Natalie Bazarova examines social-psychological and communication processes in social media and mobile interactions, with a particular interest in disclosure and privacy of personal information, wellbeing and mental health, and personal relationships and family communication. Her research has been funded by grants from the National Science Foundation, National Institutes of Health, United States Department of Agriculture, Cornell Institute for the Social Sciences, and Cornell’s Bronfenbrenner Center for Translational Research. Natalie enjoys interdisciplinary collaborations, and welcomes collaborators and students from different disciplines.
- Bazarova, N., & Choi, Y. (2014). Self-disclosure in social media: Extending the functional approach to disclosure motivations and characteristics on social network sites. Journal of Communication. 64:635-657.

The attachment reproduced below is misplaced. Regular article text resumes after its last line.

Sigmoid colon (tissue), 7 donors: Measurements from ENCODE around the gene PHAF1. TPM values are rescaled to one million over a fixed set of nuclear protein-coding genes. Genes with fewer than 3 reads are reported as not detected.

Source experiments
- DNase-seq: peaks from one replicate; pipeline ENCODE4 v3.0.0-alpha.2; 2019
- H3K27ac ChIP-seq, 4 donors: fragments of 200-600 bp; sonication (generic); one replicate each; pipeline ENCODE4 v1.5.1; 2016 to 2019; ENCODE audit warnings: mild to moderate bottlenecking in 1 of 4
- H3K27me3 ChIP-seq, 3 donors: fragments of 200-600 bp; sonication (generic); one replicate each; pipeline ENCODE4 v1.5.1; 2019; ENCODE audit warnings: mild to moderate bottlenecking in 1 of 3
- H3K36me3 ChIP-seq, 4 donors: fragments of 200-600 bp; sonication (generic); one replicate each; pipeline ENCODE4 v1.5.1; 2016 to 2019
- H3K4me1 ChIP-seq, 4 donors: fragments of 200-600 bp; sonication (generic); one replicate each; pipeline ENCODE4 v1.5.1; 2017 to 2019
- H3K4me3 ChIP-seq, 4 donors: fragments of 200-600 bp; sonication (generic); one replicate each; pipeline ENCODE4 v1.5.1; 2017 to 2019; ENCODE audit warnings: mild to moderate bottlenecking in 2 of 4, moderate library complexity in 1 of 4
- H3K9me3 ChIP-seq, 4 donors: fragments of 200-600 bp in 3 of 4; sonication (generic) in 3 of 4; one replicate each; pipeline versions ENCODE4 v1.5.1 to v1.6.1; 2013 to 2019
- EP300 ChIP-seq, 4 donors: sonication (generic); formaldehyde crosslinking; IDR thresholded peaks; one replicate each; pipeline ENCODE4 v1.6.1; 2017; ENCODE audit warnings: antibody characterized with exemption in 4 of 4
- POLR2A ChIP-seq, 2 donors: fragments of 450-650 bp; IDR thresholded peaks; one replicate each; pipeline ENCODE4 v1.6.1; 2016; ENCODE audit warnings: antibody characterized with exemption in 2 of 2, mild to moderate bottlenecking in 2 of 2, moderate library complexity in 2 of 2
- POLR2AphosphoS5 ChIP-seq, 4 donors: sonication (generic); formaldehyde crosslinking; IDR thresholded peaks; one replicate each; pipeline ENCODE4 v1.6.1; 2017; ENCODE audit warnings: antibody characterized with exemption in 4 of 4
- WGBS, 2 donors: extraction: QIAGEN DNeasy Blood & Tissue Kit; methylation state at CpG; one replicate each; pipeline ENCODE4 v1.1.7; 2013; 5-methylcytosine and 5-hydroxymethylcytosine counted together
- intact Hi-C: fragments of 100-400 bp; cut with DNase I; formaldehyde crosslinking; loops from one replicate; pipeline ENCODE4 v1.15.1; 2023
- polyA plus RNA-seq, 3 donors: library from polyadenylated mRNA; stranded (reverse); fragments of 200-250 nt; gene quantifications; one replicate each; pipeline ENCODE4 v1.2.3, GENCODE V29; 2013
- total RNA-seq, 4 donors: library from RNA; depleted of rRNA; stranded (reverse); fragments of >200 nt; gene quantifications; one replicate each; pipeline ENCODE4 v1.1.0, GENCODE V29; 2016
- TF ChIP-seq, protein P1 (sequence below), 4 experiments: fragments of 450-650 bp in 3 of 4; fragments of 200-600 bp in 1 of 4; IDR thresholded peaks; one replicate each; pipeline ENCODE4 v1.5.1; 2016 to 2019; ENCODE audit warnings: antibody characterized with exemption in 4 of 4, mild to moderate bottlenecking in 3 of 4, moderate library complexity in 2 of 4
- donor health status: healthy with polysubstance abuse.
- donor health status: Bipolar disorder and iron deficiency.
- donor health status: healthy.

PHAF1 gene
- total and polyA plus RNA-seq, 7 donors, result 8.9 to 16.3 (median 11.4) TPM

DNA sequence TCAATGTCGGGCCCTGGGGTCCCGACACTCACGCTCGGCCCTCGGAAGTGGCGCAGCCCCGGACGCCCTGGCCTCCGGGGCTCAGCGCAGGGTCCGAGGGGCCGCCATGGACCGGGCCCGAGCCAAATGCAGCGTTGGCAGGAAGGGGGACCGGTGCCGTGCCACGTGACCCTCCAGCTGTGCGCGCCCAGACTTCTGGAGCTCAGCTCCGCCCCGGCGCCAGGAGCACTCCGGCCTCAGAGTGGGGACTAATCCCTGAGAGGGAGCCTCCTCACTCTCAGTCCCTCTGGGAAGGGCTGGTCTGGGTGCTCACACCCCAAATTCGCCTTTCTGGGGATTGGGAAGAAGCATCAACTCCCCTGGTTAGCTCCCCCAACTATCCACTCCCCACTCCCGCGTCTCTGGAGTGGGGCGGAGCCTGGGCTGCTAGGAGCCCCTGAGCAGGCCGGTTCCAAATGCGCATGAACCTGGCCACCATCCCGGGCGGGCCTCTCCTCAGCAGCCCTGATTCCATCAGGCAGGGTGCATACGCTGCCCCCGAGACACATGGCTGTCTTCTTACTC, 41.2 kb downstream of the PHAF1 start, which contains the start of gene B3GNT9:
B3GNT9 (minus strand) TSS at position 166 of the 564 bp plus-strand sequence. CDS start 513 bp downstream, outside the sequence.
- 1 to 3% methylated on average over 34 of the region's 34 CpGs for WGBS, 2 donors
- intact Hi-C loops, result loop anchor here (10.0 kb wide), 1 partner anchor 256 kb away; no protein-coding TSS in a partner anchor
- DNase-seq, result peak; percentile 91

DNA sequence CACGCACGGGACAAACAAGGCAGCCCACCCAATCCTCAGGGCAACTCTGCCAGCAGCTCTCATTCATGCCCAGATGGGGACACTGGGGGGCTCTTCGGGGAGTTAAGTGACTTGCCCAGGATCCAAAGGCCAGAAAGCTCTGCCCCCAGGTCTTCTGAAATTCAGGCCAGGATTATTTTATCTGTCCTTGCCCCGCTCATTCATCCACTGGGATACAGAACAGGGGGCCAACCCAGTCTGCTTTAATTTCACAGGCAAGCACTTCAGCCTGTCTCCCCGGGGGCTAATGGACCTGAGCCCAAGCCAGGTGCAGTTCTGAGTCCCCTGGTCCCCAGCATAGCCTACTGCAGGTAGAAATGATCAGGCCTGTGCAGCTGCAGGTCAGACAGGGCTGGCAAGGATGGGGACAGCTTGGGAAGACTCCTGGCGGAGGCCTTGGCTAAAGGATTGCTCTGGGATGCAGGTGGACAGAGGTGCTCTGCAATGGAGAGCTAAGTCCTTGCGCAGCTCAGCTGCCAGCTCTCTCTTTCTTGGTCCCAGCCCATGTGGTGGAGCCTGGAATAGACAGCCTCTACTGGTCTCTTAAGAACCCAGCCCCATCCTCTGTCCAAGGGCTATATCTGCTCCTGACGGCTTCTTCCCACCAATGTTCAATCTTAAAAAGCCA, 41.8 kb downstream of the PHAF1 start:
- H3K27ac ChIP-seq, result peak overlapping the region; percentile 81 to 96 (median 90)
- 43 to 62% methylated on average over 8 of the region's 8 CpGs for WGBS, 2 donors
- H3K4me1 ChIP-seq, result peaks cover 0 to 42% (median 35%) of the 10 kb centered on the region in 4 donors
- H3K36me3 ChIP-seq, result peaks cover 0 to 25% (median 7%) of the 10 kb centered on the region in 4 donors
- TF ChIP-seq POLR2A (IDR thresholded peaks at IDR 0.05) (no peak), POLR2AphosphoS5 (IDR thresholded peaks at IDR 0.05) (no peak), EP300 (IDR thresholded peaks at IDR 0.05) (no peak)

- Bazarova, N., Taft, J. G., Choi, Y. H., & Cosley, D. (2013). Managing impressions and relationships on Facebook: Self-presentational and relational concerns revealed through the analysis of language style. Journal of Language and Social Psychology. 32:121-141.
- Yuan, Y., Bazarova, N., Fulk, J., & Zhang, Z. (2013). Recognition of expertise and perceived influence in intercultural group collaboration. Journal of Communication. 63:476-497.
- Walther, J. B., & Bazarova, N. (2007). Misattribution in virtual groups: The effects of member distribution on self-serving bias and partner blame. Human Communication Research. 33:1-26.
Presentations and Activities
- The effects of culture and technology on expertise recognition in group decision making. INGRoup 2011 Annual Conference. July 2011. INGroup. Minneapolis, MI.